But even a doctor who performs regular follow-up visits may not see the problem. Many practitioners don’t use staining during the follow up.

DR. LAURENT: There’s also some variability on the exam day that can affect staining. I tell patients to keep their lenses in for at least an hour before their exam, but they might have had them in for 30 minutes or 3 hours or 8 hours. So, I might see the state of the epithelium after a full day of wear, or I might see it after a fraction of the time.

In our study, we found that patients are able to tolerate mild amounts of SICS with little or no symptoms, but as staining becomes moderate to severe, lens-wearing comfort could be reduced.
Gary Andrasko, OD, MS

Understanding Cell Damage

DR. KADING: What is meant when we say ‘taking up stain’? What’s wrong with those cells? Are they dead? Damaged?

DR. LAURENT: The epithelium is arranged with cells on the outermost surface that are dying cells and will be shed in a matter of hours. They don’t take up fluorescein. Below that is a layer of partially exposed cells that can become hyperfluorescent with staining. Under a microscope, I can see these hyperfluorescent cells overlapped by unstained dying cells.

DR. KADING: With regard to solution, why are those vital cells prone to take up stain?

DR. LAURENT: We put a solution on the lens that’s meant to kill microorganisms, and then the lens in turn soaks the front of the eye with this disinfectant. Thus, it can be concluded that the solution damages the exposed living cell membranes on the front of the eye.5-8

Just like a physical injury, the wrong lens-solution combination causes cell damage that can be revealed by hyperfluorescence. The damaged cells will die and be shed prematurely.
John Laurent, OD, PhD

DR. KADING: So, the reason we don’t see hyperfluorescence on the entire surface is because some of the vital cells are covered by dying cells that don’t take up the solution and, as such, don’t stain.

DR. LAURENT: Probably. These dying surface cells do not take up stain and they do cover the cells below them. If those cells below are completely covered, I think they’re shielded from chemical insult and also from fluorescein. However, if a cell is only partially covered by a dying surface cell and is also partially exposed to the surface, I think it can be compromised by a chemical agent and become hyperfluorescent. With the lab microscope, I’ve seen a hyperfluorescent cell partially covered by a dying cell and the entire cell was visible because the dying cell was mostly transparent. In the case of exposure to a chemical such as BAK or PHMB, I’m not sure that every exposed cell that isn’t already dying will be damaged and become hyperfluorescent. There may be some cells that are simply more resistant to injury than others and they may not suffer membrane damage or become hyperfluorescent.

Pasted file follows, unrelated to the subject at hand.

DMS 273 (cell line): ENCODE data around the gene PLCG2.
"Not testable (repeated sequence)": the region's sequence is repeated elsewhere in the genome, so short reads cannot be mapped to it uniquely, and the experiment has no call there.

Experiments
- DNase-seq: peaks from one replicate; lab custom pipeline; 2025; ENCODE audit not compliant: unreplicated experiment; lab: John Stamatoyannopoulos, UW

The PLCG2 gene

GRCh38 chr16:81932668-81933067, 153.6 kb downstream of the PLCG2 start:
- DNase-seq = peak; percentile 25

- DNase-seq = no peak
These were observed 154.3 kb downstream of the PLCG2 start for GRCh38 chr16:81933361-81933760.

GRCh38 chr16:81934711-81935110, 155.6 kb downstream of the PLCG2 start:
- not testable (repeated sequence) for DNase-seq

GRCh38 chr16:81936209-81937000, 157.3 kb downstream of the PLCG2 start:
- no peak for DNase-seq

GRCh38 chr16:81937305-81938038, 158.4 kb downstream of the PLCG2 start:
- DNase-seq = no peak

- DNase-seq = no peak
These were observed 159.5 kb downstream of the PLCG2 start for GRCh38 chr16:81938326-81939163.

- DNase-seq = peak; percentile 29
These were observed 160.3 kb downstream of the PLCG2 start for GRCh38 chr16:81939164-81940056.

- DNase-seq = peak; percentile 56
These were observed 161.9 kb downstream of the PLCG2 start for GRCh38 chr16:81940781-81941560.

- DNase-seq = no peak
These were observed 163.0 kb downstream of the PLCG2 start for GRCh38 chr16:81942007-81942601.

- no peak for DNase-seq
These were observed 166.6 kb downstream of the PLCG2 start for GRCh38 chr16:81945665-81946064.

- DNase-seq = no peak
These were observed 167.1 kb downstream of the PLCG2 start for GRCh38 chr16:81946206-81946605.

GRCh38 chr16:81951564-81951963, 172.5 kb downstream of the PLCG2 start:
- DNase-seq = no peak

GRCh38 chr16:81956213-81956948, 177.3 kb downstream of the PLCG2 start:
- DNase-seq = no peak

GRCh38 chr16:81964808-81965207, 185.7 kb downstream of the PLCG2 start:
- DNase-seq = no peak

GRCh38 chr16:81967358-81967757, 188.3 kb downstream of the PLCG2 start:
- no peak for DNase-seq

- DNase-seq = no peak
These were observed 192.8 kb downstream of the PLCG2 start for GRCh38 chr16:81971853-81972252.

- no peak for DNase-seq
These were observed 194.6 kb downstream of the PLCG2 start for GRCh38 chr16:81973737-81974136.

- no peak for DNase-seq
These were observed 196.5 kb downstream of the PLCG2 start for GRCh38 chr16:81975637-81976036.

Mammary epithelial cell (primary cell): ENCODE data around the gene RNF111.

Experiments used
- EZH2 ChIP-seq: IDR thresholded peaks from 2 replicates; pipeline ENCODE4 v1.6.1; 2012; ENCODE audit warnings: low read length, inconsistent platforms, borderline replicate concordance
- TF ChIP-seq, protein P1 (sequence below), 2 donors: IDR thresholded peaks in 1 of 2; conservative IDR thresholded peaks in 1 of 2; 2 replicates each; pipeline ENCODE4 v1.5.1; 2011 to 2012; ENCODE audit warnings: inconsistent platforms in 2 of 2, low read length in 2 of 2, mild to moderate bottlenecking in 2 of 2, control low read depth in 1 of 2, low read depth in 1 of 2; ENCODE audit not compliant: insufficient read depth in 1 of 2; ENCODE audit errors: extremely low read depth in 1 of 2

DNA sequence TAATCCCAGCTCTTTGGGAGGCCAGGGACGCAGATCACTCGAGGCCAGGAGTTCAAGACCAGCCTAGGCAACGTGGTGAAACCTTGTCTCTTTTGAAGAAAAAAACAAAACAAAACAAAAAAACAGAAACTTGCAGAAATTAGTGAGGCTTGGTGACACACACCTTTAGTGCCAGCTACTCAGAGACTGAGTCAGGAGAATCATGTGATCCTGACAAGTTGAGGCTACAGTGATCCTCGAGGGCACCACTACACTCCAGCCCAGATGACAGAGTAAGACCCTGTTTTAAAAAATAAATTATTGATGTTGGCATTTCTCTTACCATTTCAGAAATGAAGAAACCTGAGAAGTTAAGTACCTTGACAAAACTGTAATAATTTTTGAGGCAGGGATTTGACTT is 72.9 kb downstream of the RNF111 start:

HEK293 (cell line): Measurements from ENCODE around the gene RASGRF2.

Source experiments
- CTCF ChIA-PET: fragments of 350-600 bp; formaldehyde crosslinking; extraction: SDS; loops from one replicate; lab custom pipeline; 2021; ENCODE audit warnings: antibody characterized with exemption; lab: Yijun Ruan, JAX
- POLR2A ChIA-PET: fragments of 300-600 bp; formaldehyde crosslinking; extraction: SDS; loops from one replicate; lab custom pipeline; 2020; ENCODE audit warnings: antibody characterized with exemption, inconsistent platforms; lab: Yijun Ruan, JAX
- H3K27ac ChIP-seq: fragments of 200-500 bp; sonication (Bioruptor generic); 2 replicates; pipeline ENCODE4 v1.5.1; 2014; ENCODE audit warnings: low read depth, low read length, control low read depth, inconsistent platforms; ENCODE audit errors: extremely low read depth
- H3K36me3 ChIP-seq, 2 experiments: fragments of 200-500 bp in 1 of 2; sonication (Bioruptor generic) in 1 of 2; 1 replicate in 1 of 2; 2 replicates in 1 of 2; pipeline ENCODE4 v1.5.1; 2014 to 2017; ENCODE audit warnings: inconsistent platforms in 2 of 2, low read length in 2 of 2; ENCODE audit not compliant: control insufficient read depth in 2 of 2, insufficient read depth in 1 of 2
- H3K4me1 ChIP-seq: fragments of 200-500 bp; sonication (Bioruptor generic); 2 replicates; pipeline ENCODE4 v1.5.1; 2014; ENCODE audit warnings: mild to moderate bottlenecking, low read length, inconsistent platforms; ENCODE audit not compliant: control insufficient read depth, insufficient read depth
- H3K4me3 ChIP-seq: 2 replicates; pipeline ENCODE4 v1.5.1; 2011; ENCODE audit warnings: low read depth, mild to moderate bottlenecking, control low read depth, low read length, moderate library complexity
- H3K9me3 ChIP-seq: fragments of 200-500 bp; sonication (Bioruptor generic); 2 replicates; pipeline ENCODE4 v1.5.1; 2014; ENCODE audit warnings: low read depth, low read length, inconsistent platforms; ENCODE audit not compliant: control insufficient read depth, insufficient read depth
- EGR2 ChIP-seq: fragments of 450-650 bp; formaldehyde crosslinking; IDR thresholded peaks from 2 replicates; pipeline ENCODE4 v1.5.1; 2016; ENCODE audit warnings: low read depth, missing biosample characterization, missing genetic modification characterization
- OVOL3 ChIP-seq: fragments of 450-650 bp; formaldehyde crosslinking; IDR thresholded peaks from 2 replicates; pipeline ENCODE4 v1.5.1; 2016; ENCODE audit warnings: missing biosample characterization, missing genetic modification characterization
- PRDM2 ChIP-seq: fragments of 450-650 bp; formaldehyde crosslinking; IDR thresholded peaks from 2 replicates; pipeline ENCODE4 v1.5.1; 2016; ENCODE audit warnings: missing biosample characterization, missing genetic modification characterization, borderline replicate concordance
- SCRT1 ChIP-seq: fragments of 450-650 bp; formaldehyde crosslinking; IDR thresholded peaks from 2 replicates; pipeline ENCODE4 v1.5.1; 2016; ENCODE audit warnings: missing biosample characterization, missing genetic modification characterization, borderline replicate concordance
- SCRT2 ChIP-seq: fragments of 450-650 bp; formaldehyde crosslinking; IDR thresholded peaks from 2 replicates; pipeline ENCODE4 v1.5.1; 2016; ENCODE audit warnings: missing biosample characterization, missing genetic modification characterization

We did the original paper on hyperfluorescent cells in 1995,6 and found that certain cells have the optimum concentration of fluorescein in the cell cytoplasm to hyperfluoresce. But we didn’t know why some cells took up enough stain to make them hyperfluorescent and others did not. In 2011, a group in Australia did some really fabulous work to determine the process cells undergo that makes them hyperfluoresce.8

DR. ANDRASKO: The Australian authors found that the hyperfluorescent cells are neither healthy cells nor dead cells, but rather the cells that are injured. Is that correct?

DR. LAURENT: Yes. Healthy cells do take up stain. If you put fluorescein on a perfectly healthy cornea, you’ll see fluorescein in the anterior chamber of the eye because it permeates those cells.5 But they won’t be hyperfluorescent. You won’t see them as bright spots under the slit lamp.5

DR. KADING: Without corneal staining, can you see SICS-damaged, apoptotic cells?

DR. LAURENT: We’ve all seen corneas that have a granular appearance on the slit lamp, and then we see a concentration of stain where those granules were, but I haven’t looked at this with a laboratory microscope.

DR. ANDRASKO: While conducting the Staining Grid study, I sometimes scanned a white light across the cornea before I instilled the fluorescein, and I saw this grayish granular group of spots. The pattern of moderate to severe fluorescein staining was exactly where those grayish areas were located.

Cell Shedding

DR. KADING: So we’ve got dying cells that don’t take up stain, healthy cells that take up stain but don’t appear hyperfluorescent, and SICS. Is toxicity affecting the epithelial cell life cycle?

DR. LAURENT: As you know, every hour we lose hundreds of cells, with some coming off with each blink just like we shed skin cells. In our lab, we refer to these shedding cells as terminally differentiated. They’ve got polygonal shapes and they average 30-some microns across, with some as large as 70 microns. Mostly, these cells come off in what looks like complete cells.